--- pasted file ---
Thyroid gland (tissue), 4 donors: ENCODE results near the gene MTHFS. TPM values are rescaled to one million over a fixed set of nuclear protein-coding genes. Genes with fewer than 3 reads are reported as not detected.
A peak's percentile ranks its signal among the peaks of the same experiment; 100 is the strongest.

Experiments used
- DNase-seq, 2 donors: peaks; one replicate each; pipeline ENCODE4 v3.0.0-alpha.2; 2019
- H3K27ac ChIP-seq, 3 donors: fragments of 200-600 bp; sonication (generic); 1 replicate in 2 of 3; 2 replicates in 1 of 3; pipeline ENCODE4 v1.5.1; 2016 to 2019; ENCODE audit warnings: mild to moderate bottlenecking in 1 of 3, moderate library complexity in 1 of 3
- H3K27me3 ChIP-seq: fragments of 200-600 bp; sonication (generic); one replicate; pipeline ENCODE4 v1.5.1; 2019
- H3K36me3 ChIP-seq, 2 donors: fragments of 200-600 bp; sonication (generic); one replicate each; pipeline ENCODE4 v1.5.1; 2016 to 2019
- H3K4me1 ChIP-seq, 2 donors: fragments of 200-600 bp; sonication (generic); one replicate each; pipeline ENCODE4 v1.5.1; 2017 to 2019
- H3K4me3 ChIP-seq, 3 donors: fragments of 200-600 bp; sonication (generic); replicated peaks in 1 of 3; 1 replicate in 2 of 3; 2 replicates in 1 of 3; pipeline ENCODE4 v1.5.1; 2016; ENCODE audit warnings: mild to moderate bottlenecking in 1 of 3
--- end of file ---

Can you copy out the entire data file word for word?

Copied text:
Thyroid gland (tissue), 4 donors: ENCODE results near the gene MTHFS. TPM values are rescaled to one million over a fixed set of nuclear protein-coding genes. Genes with fewer than 3 reads are reported as not detected.
A peak's percentile ranks its signal among the peaks of the same experiment; 100 is the strongest.

Experiments used
- DNase-seq, 2 donors: peaks; one replicate each; pipeline ENCODE4 v3.0.0-alpha.2; 2019
- H3K27ac ChIP-seq, 3 donors: fragments of 200-600 bp; sonication (generic); 1 replicate in 2 of 3; 2 replicates in 1 of 3; pipeline ENCODE4 v1.5.1; 2016 to 2019; ENCODE audit warnings: mild to moderate bottlenecking in 1 of 3, moderate library complexity in 1 of 3
- H3K27me3 ChIP-seq: fragments of 200-600 bp; sonication (generic); one replicate; pipeline ENCODE4 v1.5.1; 2019
- H3K36me3 ChIP-seq, 2 donors: fragments of 200-600 bp; sonication (generic); one replicate each; pipeline ENCODE4 v1.5.1; 2016 to 2019
- H3K4me1 ChIP-seq, 2 donors: fragments of 200-600 bp; sonication (generic); one replicate each; pipeline ENCODE4 v1.5.1; 2017 to 2019
- H3K4me3 ChIP-seq, 3 donors: fragments of 200-600 bp; sonication (generic); replicated peaks in 1 of 3; 1 replicate in 2 of 3; 2 replicates in 1 of 3; pipeline ENCODE4 v1.5.1; 2016; ENCODE audit warnings: mild to moderate bottlenecking in 1 of 3